Julia Stephenson: The Green Goddess

I was never really a 'peepull' person anyway
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As the Green Party candidate for Kensington & Chelsea, I did not have a good election. Not only do we have another four years of planet-destroying Labour policies to put up with, but I polled only 4.28 per cent, so I lost my deposit by a measly 50 votes. It's a cruel old world. I don't, however, envy those elected; being a representative of the "peepull" must be a fairly thankless task.

As the Green Party candidate for Kensington & Chelsea, I did not have a good election. Not only do we have another four years of planet-destroying Labour policies to put up with, but I polled only 4.28 per cent, so I lost my deposit by a measly 50 votes. It's a cruel old world. I don't, however, envy those elected; being a representative of the "peepull" must be a fairly thankless task.

I got a frightening insight into the horror of pubic office at my final hustings. As it was held in a church on a Sunday, and primarily attended by holy folk from the parish, I expected it to be very polite. But I had no idea how aggressive religious people can be. The candidates were confronted with a mutinous assembly asking a bewildering array of questions. An aggressive old lady in a neck brace berated the agreeable Sir Malcolm Rifkind, a nun shaking with rage issued a forceful invitation to a grim-sounding social event in September, and a group of deaf people kept screaming; "You're not in the loop!" when I forgot to speak into the microphone.

I know I'm not in the loop, but it seemed a bit cruel to remind me so forcefully. As soon as the ghastly event ended, my agent and I made a break for freedom to the Goat & Boots pub. Just as I was enjoying a desperately needed sharpener, the aggressive lady in the neck brace appeared and proceeded to harangue me about the lack of recycling facilities in her street.

I will miss our election stunts, though. The best was unveiling an ice sculpture outside the House of Commons of Tony Blair's head, and watching it melt to the delight of the press corps. Unlike the polar icecaps, however, the fellow seems to be indestructible, and has regrouped for another four years.

I will also miss the elegant Rosamund Curzon, president of the Old Chelsea Green Party, who dealt crisply with bothersome e-mails. "Thank you for writing to Mrs Stephenson. Unfortunately, Mrs Stephenson has recently changed her e-mail address in response to a number of inappropriate messages. We will pass on your comments in due course, although, as I am sure you will appreciate, she is very busy at present."

Now I suppose that I must come clean and admit that I made her up. Yes, she is my alter ego. How I shall miss her curt missives that put the fear of God into all who read them.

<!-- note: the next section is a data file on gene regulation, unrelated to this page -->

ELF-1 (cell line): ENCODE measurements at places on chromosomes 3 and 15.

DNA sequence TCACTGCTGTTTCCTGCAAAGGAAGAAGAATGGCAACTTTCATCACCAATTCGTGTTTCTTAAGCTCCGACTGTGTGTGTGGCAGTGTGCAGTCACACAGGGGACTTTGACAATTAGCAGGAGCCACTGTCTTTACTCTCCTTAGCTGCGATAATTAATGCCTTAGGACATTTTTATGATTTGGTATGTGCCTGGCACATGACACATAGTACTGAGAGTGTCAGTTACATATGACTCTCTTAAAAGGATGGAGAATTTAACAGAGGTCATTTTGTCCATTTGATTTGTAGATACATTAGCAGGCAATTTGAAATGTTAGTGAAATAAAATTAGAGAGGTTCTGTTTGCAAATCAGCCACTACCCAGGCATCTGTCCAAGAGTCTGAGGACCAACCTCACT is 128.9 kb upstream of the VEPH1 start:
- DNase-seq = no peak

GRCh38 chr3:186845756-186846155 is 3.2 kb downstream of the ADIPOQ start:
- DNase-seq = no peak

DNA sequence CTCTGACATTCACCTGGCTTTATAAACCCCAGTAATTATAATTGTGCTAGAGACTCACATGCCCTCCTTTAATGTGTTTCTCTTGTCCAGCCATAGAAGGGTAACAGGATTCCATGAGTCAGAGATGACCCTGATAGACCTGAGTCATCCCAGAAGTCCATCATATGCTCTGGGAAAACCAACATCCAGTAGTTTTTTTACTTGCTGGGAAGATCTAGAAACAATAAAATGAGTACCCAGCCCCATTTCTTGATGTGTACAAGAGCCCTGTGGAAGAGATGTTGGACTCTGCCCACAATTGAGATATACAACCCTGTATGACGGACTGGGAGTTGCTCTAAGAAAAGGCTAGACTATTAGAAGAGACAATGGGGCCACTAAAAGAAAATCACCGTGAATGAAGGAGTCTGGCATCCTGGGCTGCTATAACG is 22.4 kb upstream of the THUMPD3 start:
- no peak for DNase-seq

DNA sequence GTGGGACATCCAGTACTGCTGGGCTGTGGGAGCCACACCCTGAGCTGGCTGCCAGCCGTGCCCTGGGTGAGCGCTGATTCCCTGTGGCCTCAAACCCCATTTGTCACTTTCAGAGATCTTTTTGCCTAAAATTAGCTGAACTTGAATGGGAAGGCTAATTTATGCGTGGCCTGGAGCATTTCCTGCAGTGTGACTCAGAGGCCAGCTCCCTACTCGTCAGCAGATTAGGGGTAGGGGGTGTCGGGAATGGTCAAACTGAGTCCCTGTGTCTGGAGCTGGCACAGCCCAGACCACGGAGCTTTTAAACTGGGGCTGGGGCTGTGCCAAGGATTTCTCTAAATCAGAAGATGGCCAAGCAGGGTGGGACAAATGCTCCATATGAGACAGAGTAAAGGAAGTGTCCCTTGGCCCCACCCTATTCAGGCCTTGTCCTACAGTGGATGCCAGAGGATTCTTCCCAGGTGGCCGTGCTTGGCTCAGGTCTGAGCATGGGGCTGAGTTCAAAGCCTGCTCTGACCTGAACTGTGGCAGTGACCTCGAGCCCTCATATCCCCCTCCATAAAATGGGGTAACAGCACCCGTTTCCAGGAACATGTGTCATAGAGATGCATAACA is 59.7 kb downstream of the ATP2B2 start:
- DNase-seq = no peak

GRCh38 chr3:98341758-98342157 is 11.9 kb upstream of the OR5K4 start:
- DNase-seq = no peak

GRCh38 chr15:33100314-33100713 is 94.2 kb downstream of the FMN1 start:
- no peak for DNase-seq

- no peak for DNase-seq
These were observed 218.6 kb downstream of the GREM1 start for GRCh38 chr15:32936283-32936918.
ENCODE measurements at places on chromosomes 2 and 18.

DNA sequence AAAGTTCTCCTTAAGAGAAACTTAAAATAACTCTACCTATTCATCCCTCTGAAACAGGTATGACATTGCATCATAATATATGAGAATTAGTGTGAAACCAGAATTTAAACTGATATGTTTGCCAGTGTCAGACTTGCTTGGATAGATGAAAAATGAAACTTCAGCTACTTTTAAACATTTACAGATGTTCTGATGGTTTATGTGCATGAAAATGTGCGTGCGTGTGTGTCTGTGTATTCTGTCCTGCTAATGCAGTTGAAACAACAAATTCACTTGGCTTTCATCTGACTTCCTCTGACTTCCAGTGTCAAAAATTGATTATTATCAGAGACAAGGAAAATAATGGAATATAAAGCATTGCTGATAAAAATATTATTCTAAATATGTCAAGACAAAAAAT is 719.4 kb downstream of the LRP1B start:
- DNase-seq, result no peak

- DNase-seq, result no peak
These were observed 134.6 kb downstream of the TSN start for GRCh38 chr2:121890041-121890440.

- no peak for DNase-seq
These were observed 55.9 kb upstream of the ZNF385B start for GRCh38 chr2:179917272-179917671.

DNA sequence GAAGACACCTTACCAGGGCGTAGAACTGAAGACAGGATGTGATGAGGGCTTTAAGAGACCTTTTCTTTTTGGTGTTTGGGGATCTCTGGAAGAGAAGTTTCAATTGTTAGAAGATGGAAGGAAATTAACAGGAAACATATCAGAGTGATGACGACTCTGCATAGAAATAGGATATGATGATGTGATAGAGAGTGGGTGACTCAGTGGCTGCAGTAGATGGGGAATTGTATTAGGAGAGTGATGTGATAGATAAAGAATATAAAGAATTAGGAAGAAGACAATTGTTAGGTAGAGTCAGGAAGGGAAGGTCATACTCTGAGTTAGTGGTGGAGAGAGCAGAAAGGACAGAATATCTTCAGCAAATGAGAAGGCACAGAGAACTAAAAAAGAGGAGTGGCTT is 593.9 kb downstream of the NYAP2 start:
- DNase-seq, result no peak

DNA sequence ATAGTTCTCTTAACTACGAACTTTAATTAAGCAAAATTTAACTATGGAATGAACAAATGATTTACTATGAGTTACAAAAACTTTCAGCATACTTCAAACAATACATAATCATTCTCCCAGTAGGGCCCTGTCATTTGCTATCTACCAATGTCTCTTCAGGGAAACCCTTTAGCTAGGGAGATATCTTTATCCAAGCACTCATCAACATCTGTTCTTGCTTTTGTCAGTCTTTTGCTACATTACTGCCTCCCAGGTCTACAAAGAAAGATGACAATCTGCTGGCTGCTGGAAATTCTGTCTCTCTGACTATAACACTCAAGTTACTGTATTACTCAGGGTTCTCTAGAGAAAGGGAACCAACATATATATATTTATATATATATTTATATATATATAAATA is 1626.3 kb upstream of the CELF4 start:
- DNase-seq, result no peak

I shall also miss my loudspeaker, which we deployed effectively on the streets. But it's coming in really handy at home when I need to remind my boyfriend to take out the recycling bags.

Although I'm not the world's most enthusiastic canvasser, I was not as bad as a fellow-candidate, who, when asked by Anna Ford, "What are the issues on the doorstep?", replied, "I haven't a clue, the only doorstep I've been on is my own."

The count itself is always exciting. But contesting a safe seat means that there are no surprises - it's like reading a good book that you already know the ending of. Under the current electoral system, all votes are equal but some votes are more equal than others. A vote in a marginal is extremely equal, while a vote in Kensington & Chelsea is fairly pointless. Welcome to democracy! Across the country, more than 281,000 people voted Green, which would have translated into 22 seats if we had proportional representation as they do in nearly every other civilised country.

Alcohol is forbidden at the count but I smuggled in some bottles of organic champagne and set up a discreet bar in the ladies from where I dispensed drinks to thirsty chums. Obviously, I forbade my agent from entry - it was imperative that he remain sober to deal with any case of vote-rigging that would have prevented me from taking my rightful seat in Parliament.

This year, it was a muted affair with no nutty candidates to while away the long hours. Previous elections pitted me against the handsome Lord Biro, representing the No Fruit Out of Context Party. Ginger Crab was a charming redhead who strode about Chelsea wearing a large shell strapped to his back demanding rights for redheads. The Hand Party drove around in a car with a huge hand strapped to it, and the Natural Law Party gave me levitation lessons, but whether it was the champagne or the tuition that caused the sensation of flying through the air, I can't be sure.

Now that I am no longer attempting to become a public servant, my life is my own again and I can get back to the important job of greening up my flat. Entre nous, I was never a peepull person anyway. Let Sir Malcolm have four years of dealing with drains, passport problems and nuisance neighbours. Meanwhile, if my windmill application is rejected by the council, which my man with the measuring-tape tells me is likely, I shall be joining the queue of angry nuns, rabid Methodists and disaffected constituents, and asking him to take my case to the European Court of Human Rights. Strasbourg, here we come!

j.stephenson@independent.co.uk

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